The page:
China: Japan should take chemical weapons

Wu Haitao, the ambassador for Disarmament Affairs of China, recently spoke on the subject of chemical weapons at the general debate of the first committee of the 67th session of the United Nations General Assembly.

Haitao called China as a victim of chemical weapons, referring to Japan's purported abandonment of the dangerous munitions on China. The ambassador said that Japan should take responsibility for the weapons to complete the destruction work.

"The chemical weapons abandoned by Japan on the territory of China have posed a grave threat to the lives and property of the Chinese people and the environment," Haitao said. "Deeply concerned and dissatisfied with the slow pace of destruction of those abandoned chemical weapons, China urges the Japanese side to faithfully fulfill its responsibility as the abandoning state party and complete the destruction work as early as possible."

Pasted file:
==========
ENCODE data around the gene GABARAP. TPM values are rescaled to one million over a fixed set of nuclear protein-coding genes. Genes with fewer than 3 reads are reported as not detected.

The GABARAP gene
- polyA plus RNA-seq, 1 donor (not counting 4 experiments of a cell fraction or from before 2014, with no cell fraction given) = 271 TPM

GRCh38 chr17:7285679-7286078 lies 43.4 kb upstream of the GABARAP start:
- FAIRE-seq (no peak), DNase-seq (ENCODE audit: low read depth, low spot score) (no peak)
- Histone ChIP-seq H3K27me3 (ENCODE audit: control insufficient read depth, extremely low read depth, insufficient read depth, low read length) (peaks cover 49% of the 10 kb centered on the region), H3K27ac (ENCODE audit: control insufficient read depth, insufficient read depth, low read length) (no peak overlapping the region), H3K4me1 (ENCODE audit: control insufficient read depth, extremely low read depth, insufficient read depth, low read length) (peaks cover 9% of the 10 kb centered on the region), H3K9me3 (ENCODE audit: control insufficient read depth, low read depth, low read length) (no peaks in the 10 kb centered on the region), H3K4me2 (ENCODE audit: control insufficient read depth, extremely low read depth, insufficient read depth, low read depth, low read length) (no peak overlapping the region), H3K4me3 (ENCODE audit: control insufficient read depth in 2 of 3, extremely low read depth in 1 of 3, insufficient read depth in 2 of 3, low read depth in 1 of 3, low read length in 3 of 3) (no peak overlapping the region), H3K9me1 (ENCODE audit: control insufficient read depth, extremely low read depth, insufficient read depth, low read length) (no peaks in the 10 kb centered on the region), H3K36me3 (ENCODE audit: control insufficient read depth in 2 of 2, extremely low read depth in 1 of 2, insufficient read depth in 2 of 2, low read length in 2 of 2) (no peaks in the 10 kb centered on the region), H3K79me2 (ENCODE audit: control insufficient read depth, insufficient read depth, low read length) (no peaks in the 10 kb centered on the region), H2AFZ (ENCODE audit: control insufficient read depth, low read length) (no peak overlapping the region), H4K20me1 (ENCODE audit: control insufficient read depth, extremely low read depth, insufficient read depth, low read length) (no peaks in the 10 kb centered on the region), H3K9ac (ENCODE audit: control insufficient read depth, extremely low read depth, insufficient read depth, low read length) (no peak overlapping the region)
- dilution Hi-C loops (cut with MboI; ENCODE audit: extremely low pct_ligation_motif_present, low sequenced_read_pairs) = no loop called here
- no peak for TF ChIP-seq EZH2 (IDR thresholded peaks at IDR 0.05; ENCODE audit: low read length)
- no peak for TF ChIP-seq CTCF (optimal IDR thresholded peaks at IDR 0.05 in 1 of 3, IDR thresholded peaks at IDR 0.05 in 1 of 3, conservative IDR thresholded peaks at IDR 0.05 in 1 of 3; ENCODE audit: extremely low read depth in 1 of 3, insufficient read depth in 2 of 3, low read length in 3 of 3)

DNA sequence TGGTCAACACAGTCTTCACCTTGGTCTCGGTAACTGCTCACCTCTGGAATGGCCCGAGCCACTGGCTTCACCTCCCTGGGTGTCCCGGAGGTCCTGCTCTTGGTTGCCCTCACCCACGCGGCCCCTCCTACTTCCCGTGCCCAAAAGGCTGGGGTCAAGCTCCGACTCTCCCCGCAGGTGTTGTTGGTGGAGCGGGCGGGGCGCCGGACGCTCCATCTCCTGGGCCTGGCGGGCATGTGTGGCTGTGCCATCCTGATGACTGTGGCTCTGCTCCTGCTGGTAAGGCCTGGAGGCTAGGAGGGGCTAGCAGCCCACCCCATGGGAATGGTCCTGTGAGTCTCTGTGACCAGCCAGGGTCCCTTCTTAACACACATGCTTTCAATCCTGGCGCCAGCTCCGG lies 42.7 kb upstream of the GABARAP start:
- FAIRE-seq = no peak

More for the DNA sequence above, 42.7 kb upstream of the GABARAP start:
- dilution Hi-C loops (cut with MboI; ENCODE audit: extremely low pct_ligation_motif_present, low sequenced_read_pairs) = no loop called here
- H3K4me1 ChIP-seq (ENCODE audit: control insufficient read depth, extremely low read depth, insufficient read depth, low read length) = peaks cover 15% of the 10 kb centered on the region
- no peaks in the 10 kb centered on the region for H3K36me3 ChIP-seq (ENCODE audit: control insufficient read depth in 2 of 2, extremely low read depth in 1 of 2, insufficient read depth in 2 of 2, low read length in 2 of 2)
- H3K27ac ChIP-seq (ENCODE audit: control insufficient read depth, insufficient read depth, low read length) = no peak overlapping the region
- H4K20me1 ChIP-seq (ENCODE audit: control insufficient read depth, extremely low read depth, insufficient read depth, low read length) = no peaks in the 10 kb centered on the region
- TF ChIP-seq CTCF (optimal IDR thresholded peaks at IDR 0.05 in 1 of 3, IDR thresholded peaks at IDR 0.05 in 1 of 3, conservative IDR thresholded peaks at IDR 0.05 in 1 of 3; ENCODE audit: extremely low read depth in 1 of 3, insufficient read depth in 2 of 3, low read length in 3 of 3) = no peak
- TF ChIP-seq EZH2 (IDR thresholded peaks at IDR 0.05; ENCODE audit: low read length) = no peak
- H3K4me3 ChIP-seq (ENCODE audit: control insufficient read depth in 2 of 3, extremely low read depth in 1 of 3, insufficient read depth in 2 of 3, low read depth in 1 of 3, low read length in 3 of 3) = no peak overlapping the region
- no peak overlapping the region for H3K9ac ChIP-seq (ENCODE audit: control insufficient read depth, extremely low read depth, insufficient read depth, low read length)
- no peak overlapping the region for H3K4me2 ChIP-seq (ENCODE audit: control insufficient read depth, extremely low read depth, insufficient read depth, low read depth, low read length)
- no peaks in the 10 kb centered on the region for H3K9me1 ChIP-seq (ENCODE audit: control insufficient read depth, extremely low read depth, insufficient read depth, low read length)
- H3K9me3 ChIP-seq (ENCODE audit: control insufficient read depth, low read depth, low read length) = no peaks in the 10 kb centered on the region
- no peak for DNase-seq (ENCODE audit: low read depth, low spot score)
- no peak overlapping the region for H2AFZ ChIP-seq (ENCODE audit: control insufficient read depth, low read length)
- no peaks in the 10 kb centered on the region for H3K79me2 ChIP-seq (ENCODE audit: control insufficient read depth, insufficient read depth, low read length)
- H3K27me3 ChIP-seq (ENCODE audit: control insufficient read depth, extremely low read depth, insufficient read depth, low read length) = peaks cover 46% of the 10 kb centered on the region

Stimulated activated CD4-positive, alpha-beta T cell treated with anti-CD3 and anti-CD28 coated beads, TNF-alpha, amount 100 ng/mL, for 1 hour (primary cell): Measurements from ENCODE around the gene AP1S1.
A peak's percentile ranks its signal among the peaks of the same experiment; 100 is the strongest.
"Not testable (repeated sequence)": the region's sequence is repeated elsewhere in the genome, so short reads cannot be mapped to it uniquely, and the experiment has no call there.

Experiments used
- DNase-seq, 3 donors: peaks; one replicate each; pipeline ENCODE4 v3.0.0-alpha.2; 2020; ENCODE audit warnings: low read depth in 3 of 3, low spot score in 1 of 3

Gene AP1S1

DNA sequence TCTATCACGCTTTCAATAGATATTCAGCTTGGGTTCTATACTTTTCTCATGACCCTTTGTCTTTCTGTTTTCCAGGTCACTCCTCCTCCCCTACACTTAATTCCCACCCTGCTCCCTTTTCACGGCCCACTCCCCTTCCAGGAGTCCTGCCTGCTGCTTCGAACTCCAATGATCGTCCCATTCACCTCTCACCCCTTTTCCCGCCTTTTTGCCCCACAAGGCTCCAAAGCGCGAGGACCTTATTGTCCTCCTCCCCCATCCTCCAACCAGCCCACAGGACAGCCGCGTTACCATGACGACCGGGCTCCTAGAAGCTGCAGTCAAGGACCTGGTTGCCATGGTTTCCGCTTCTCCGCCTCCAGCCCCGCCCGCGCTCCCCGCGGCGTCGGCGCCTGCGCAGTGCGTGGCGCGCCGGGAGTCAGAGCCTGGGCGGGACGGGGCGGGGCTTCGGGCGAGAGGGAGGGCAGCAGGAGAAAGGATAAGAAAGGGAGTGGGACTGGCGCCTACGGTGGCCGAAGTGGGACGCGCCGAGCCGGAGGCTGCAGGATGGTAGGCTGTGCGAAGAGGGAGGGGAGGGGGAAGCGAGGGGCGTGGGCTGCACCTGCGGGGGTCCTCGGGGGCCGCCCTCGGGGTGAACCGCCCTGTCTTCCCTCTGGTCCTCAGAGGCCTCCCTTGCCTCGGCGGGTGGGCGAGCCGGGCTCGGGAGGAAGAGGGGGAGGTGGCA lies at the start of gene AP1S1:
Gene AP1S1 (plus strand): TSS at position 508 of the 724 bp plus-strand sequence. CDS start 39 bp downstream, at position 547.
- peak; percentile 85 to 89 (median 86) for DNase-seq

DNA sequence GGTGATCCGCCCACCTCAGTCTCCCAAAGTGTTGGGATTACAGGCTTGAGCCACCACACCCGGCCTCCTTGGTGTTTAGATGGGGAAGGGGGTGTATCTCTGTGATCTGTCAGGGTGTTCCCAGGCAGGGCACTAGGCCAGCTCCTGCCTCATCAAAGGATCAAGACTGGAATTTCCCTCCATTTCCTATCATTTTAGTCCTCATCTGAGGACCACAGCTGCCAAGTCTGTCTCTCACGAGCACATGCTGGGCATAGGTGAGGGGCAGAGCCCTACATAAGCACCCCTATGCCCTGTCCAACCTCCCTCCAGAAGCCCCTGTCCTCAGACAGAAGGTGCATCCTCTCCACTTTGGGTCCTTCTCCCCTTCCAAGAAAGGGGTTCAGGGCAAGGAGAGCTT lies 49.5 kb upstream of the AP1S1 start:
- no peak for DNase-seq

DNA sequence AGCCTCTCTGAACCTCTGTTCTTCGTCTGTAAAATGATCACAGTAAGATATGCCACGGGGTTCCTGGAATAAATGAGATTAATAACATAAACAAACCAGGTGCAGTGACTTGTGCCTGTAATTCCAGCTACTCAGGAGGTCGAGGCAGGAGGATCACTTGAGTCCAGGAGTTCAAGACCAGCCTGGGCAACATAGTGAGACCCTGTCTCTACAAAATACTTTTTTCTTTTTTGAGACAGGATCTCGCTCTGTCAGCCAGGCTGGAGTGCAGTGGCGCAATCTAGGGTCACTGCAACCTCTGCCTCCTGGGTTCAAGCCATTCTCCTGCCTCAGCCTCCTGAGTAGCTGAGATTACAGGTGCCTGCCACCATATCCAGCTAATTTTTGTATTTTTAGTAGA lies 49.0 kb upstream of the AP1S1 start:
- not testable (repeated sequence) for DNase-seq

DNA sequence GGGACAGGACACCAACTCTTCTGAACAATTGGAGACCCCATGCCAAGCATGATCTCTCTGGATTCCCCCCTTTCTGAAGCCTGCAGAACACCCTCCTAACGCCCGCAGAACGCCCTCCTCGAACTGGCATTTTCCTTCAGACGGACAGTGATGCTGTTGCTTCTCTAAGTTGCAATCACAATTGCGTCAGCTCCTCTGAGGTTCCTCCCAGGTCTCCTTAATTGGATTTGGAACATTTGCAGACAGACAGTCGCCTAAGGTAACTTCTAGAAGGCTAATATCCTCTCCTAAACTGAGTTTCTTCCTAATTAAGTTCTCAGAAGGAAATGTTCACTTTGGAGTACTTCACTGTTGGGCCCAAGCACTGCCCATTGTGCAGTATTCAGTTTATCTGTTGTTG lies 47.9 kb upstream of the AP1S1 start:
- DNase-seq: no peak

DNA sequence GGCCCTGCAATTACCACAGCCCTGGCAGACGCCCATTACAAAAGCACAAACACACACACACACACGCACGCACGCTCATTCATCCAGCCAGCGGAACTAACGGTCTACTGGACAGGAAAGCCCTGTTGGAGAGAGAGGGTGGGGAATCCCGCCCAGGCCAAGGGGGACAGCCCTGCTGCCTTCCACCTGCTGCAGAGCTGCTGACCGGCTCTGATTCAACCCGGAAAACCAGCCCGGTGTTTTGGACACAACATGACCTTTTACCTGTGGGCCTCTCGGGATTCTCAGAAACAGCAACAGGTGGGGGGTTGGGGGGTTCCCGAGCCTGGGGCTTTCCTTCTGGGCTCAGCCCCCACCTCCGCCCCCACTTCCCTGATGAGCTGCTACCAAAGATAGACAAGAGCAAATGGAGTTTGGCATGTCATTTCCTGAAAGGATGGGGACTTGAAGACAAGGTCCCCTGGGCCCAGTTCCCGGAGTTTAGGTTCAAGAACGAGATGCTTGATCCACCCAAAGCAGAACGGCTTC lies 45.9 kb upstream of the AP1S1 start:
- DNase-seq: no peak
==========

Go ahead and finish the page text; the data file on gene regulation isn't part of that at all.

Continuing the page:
The ambassador also made suggestions about the Organization for the Prohibition of Chemical Weapons and the Biological Weapons Convention.

Haitao said that the OPCW should continue to focus on the disarmament of chemical weapons while balancing other key areas such as international cooperation, protection and industry verification. The ambassador said that the states parties of the BWC should improve national implementation measures of the convention. This includes strengthening the monitoring and assessment of bioscience and technological development.

During his statement, the ambassador discussed the importance of nuclear disarmament, diplomacy in space, arms control and multilateral disarmament.

"The international community should foster a new thinking on security featuring mutual trust, mutual benefit, equality and coordination, abandon the outdated Cold War mentality and zero-sum game theory, work together to overcome difficulties in pursuit of a win-win situation, resolve disputes through dialogue and negotiation and build a peaceful and stable international and regional security environment," Haitao said.